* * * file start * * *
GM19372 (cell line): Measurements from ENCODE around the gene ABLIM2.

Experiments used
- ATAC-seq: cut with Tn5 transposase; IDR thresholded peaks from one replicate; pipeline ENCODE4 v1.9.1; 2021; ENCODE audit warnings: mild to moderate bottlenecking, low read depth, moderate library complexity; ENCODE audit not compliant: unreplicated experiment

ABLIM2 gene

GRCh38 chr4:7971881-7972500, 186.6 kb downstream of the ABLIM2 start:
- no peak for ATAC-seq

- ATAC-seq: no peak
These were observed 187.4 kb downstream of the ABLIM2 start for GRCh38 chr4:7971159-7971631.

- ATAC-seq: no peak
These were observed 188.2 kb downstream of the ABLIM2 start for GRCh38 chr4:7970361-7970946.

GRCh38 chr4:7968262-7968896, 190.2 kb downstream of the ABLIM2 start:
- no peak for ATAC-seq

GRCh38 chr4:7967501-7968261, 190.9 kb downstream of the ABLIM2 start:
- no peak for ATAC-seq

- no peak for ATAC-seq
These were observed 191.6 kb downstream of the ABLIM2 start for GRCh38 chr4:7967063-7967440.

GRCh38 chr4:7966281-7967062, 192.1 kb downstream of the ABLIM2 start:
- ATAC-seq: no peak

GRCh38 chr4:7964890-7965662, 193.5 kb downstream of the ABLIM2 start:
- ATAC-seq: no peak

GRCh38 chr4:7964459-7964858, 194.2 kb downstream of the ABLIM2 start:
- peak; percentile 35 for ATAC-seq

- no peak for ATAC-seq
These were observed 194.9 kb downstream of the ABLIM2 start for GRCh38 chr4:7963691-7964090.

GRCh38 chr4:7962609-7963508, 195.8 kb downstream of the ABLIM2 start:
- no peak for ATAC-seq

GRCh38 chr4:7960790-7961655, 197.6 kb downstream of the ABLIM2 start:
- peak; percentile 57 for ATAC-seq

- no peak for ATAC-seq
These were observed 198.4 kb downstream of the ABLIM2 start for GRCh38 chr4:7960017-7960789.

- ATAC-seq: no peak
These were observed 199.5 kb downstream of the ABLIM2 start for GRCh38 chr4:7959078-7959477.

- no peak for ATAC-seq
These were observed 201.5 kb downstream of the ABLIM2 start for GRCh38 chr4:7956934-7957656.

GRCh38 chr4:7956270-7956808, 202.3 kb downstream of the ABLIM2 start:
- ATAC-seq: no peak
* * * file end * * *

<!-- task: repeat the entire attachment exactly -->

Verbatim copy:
GM19372 (cell line): Measurements from ENCODE around the gene ABLIM2.

Experiments used
- ATAC-seq: cut with Tn5 transposase; IDR thresholded peaks from one replicate; pipeline ENCODE4 v1.9.1; 2021; ENCODE audit warnings: mild to moderate bottlenecking, low read depth, moderate library complexity; ENCODE audit not compliant: unreplicated experiment

ABLIM2 gene

GRCh38 chr4:7971881-7972500, 186.6 kb downstream of the ABLIM2 start:
- no peak for ATAC-seq

- ATAC-seq: no peak
These were observed 187.4 kb downstream of the ABLIM2 start for GRCh38 chr4:7971159-7971631.

- ATAC-seq: no peak
These were observed 188.2 kb downstream of the ABLIM2 start for GRCh38 chr4:7970361-7970946.

GRCh38 chr4:7968262-7968896, 190.2 kb downstream of the ABLIM2 start:
- no peak for ATAC-seq

GRCh38 chr4:7967501-7968261, 190.9 kb downstream of the ABLIM2 start:
- no peak for ATAC-seq

- no peak for ATAC-seq
These were observed 191.6 kb downstream of the ABLIM2 start for GRCh38 chr4:7967063-7967440.

GRCh38 chr4:7966281-7967062, 192.1 kb downstream of the ABLIM2 start:
- ATAC-seq: no peak

GRCh38 chr4:7964890-7965662, 193.5 kb downstream of the ABLIM2 start:
- ATAC-seq: no peak

GRCh38 chr4:7964459-7964858, 194.2 kb downstream of the ABLIM2 start:
- peak; percentile 35 for ATAC-seq

- no peak for ATAC-seq
These were observed 194.9 kb downstream of the ABLIM2 start for GRCh38 chr4:7963691-7964090.

GRCh38 chr4:7962609-7963508, 195.8 kb downstream of the ABLIM2 start:
- no peak for ATAC-seq

GRCh38 chr4:7960790-7961655, 197.6 kb downstream of the ABLIM2 start:
- peak; percentile 57 for ATAC-seq

- no peak for ATAC-seq
These were observed 198.4 kb downstream of the ABLIM2 start for GRCh38 chr4:7960017-7960789.

- ATAC-seq: no peak
These were observed 199.5 kb downstream of the ABLIM2 start for GRCh38 chr4:7959078-7959477.

- no peak for ATAC-seq
These were observed 201.5 kb downstream of the ABLIM2 start for GRCh38 chr4:7956934-7957656.

GRCh38 chr4:7956270-7956808, 202.3 kb downstream of the ABLIM2 start:
- ATAC-seq: no peak